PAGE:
One reason I personally picked one up is for when I get the opportunity to travel overseas, I wanted to use the eSIM functionality to allow for a local data plan at the same time as keeping my number working.
Historically I’ve picked up a local SIM card for the country I am going to. This has worked OK, but normally meant iMessage got messed up and no one could call my normal number as it just went to voicemail.
As Apple just released iOS 12.1 – that means eSIM functionality has been enabled – now it just needs a carrier to support it.
I’m heading to the USA soon and unfortunately AT&T and T-Mobile (the two carriers I could use) along with Verizon (a carrier I can’t use) have delayed their introduction of it. There is a list of global carriers linked here.
I’ve just received my notification that Truphone have gone live with their eSIM capability, so I’ll be trialling that when I travel. Truphone are a “Global Carrier” meaning they offer a central service and billing for service around the world (80 countries). Their eSIM is designed specifically for short trips like my upcoming one, and their travel plans are as follows:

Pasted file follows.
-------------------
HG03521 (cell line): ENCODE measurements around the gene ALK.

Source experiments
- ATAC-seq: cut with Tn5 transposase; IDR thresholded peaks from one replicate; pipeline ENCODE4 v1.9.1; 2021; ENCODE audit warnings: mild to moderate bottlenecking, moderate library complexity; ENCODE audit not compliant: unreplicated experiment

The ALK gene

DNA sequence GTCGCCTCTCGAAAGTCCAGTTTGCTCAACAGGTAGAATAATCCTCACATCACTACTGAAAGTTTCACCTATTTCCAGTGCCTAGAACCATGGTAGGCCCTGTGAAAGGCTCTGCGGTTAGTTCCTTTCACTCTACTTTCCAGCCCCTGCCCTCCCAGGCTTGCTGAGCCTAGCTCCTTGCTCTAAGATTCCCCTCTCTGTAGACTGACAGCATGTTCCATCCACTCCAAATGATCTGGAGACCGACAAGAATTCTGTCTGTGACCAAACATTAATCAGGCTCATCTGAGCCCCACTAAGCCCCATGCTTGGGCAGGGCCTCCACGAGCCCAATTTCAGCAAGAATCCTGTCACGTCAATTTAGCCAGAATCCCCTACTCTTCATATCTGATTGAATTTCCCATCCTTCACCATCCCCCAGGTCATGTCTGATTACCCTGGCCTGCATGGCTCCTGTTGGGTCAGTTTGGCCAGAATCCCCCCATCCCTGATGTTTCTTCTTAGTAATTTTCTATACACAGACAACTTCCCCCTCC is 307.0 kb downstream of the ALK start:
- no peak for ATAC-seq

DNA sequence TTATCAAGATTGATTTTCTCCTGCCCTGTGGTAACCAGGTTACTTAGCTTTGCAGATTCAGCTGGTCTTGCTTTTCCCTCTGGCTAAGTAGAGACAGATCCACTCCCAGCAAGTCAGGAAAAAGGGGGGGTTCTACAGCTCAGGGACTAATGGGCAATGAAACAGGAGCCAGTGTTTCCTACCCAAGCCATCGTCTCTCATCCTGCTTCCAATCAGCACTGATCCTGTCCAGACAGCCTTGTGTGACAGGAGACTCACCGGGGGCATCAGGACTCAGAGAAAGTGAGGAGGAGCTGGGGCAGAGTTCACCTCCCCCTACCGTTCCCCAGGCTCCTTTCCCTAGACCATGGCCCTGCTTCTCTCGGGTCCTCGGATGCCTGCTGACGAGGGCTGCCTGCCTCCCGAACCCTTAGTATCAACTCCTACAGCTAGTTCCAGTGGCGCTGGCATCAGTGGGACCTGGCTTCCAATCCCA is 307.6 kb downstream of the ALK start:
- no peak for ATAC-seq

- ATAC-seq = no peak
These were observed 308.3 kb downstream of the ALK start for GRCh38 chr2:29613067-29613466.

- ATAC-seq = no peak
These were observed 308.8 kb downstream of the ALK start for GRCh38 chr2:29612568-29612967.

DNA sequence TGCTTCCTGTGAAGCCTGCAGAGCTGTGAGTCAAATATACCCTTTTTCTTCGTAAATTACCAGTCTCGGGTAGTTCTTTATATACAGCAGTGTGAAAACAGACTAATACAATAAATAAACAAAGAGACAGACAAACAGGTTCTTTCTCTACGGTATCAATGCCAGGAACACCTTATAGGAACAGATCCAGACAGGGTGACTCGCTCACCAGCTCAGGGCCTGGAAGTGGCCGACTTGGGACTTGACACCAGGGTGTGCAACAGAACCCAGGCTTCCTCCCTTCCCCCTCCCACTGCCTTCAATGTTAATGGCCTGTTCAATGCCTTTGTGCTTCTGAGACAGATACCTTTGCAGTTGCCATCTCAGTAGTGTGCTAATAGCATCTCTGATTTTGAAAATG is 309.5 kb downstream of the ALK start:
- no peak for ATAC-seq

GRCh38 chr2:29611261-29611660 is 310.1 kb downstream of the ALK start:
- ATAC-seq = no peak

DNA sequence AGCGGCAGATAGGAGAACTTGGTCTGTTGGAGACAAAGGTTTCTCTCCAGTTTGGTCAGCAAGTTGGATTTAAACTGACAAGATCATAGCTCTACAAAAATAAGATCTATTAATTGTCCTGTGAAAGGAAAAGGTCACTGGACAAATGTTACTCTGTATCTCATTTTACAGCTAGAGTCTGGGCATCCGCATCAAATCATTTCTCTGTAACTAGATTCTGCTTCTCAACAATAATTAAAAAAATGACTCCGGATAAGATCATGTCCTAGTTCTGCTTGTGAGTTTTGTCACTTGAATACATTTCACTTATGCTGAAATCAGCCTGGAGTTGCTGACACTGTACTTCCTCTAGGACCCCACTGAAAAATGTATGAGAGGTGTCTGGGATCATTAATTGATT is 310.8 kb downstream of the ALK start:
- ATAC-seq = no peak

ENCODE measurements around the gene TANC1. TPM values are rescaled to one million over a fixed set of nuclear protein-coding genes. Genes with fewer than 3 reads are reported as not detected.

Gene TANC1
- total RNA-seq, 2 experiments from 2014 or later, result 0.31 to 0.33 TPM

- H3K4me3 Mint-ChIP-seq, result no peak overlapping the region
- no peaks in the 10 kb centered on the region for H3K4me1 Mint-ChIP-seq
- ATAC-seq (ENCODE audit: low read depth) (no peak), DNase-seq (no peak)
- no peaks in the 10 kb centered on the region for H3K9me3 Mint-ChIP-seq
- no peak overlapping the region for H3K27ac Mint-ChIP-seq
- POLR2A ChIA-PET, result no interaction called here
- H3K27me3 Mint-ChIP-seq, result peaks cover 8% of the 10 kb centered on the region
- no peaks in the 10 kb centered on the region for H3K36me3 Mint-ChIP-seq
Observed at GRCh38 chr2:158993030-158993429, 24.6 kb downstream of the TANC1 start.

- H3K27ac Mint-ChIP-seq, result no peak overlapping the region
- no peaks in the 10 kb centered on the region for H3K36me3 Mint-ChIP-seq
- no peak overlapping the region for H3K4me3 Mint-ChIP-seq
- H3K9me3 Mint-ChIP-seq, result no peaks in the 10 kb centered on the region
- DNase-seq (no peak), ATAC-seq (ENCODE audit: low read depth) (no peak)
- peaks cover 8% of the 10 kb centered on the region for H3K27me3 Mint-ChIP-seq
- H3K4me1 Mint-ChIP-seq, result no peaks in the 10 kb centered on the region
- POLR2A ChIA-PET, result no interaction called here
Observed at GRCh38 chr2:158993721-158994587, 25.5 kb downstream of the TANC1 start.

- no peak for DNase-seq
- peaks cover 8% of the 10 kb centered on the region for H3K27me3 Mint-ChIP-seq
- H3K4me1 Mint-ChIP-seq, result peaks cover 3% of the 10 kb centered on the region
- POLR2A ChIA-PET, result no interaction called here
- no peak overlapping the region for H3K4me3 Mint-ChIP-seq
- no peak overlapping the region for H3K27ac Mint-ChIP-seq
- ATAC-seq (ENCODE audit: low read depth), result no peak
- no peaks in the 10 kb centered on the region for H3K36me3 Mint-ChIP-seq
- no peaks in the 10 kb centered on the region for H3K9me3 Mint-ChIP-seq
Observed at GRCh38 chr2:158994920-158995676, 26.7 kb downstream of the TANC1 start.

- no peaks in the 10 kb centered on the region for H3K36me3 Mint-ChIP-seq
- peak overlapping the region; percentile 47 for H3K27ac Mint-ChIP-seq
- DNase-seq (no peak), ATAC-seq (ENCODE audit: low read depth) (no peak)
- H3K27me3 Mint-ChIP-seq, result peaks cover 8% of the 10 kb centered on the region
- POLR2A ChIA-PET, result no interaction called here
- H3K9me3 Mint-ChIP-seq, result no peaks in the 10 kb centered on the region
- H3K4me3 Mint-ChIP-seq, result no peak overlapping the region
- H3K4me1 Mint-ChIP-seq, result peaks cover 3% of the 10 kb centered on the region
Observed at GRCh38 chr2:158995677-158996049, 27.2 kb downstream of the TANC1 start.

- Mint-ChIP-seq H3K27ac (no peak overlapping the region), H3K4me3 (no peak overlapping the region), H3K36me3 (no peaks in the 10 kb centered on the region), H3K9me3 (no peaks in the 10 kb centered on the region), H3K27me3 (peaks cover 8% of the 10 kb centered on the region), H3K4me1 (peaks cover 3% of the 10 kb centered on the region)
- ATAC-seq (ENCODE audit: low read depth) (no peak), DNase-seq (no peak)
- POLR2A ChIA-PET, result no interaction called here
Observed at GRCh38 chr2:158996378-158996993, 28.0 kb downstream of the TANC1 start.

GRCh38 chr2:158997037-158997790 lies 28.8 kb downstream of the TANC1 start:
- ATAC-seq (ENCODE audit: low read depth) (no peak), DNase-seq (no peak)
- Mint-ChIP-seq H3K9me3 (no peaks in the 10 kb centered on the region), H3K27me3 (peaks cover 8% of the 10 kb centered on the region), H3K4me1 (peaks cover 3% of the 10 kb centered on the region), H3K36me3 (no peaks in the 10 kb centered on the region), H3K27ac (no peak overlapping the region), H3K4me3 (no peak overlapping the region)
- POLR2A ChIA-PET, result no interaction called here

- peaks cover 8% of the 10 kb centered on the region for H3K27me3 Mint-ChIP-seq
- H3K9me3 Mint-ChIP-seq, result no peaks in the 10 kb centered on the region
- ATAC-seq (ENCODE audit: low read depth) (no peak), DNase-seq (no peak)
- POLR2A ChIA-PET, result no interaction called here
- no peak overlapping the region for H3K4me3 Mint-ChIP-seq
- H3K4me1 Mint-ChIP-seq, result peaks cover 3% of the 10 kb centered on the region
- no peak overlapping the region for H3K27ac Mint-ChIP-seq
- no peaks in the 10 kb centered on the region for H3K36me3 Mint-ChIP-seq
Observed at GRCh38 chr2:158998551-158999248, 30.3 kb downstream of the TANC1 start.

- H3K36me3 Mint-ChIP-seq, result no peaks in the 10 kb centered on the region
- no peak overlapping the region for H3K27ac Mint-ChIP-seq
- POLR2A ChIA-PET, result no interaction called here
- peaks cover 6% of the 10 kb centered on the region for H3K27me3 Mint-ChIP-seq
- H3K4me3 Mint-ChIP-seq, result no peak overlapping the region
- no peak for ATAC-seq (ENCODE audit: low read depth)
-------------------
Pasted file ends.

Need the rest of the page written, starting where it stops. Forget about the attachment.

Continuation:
- $7 AUD – 300MB data – 1 day
- $20 AUD – 1GB data – 30 days
- $50 AUD – 3GB data – 30 days
If you’re data heavy like me, the 3GB plan is the best offer. If you use all 3GB you can just recharge again with the plan you want.
I’ll report back how it goes, but it’ll be nice to have my mobile number working, and use local data instead of the exorbitant Telstra roaming charges.
Their plans for the USA are:
- $10 USD (approx $14 AUD) – 300 MB
- $15 USD (approx $20 AUD) – 500 MB
- $20 USD (approx $28 AUD) – 1 GB
- $30 USD (approx $42 AUD) – 2 GB
- $50 USD (approx $70 AUD) – 5 GB
Not sure which service I’ll use now. The 3GB plan from Truphone still looks good price wise if that’s all the data I’ll use. But if I go over the 5GB plan from GigSky would’ve been the financially better choice. I use about 20GB a month while in Australia and that’s with good access to WiFi.
OK I’m up and running with GigSky. Went with them as the extra data for the money was too tempting. Setup was a breeze – before you go you can choose your destination and have the eSIM preloaded. Landed in the US and enabled the eSIM in iPhone settings, and set is as primary data and my normal SIM as primary voice and SMS.
Once connected the app gives you usage info under the primary tab of their app – mine was labelled “Shane’s iPhone eSIM”. You can see the layout below. While I haven’t used the top up ability, it looks easy.